We are certain that this article would not have been published if Mr. Vander Doelen had taken similar aim at black people. No editor would stand by that kind of blatant discrimination, understanding that it is both morally wrong and grounds for discipline or termination.
We request that you publish an apology to your readership for inciting hatred of poor people. We also request a meeting with your editorial team to provide you with a more accurate understanding of what it means to be poor in Canada. Instead of false accusations, a better use of this column would be to discuss the root causes of poverty and why people resort to activities like “panhandling” to make ends meet.
We look forward to your immediate response.
Sadly the response came quickly and with little effort to remedy the situation. John Coleman, Editorial, Page Editor replied within a few hours stating:
Dear Ms. Farha,
Thank you for your letter regarding Mr. Vander Doelen’s column on panhandlers. This issue has been one of great debate in our community and we have published many stories and letters to the editor on the subject.
There has been a wide range of views on the issue, and we encourage all those who wish to weigh in on the discussion to do so. Including those who disagree with Mr. Vander Doelen.
Our intent isn’t to issue an apology when controversial issues arise, but to encourage freedom of speech.
I hope you will consider submitting a letter to the editor, or possibly guest column, on the subject and we would be glad to consider either for publication.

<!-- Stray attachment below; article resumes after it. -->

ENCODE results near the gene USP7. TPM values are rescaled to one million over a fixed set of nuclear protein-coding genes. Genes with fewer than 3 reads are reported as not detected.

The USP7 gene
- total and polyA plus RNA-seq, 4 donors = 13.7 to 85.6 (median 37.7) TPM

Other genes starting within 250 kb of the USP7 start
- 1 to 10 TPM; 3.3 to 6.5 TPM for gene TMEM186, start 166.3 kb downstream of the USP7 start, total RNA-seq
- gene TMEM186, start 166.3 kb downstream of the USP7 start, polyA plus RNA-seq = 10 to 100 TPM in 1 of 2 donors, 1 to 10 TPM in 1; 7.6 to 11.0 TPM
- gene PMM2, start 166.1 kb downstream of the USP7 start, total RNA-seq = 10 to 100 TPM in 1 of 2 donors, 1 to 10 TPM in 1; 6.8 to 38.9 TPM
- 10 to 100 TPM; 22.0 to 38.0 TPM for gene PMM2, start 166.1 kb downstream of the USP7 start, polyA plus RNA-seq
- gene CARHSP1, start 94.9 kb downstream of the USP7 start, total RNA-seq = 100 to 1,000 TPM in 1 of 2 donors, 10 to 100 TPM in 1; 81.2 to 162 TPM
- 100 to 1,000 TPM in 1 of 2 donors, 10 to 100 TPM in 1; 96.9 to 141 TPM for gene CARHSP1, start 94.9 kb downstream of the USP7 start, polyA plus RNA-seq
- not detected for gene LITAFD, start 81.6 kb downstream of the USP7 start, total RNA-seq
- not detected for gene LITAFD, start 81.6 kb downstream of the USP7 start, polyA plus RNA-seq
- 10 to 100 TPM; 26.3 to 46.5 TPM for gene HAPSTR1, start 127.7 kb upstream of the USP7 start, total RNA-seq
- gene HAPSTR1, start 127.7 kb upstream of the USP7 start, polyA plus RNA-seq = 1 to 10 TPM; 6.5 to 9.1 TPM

As well, our editorial board would certainly be willing to meet with representatives of your group to further discuss issues of poverty. Please let me know a timeframe that would be convenient for you.
CWP then wrote back to the Editor in Chief indicating that this response was unsatisfactory:
It appears that Mr. Coleman has failed to understand the serious nature of this issue or the concerns raised in our letter. By asking us to write a guest column on panhandling in response to Mr. Vander Doelen’s column suggests that we wish to engage in a conversation about municipal politics. As is clear from our original letter to you, we did not raise the substantive issue of panhandling. This was a conscious decision. To reiterate: our concern and interest in Mr. Vander Doelen’s column is solely with respect to discrimination and inciting hate towards the most marginalized in society as reflected by the LANGUAGE used by the columnist, regardless of his position on panhandling. Mr. Colemen defends the column in its entirety on the basis of the Star’s right to freedom of expression. In our opinion, Mr. Vander Doelen could easily have exercised his free expression and asserted his disdain for panhandling, without maligning poor people through hateful and discriminatory language. Had he done so, we would not be in correspondence with you today.
Again, while we welcome the invitation extended by Mr. Coleman to speak to the Star’s Editorial Board, we respectfully request that the Windsor Star issue an apology to its readership and the low income community in Windsor who have been victimized by this piece.
We look forward to a considered response to the serious concerns we have raised.
But it appears that the Marty Beneteau, Editor in Chief, supports this style of discriminatory writing as he responded quickly to say that he “endorses” Mr. Coleman’s reply above, which associates the columns hate speech with freedom of expression. It leaves you questioning…
When did discrimination become acceptable in public debate? And how could an established newspaper such as the Windsor Star stand behind hate speech?
CWP will continue to pursue the matter of the Windsor Star’s use of discriminatory language against poor and homeless people. Stay tuned – watch this website or join our newsletter.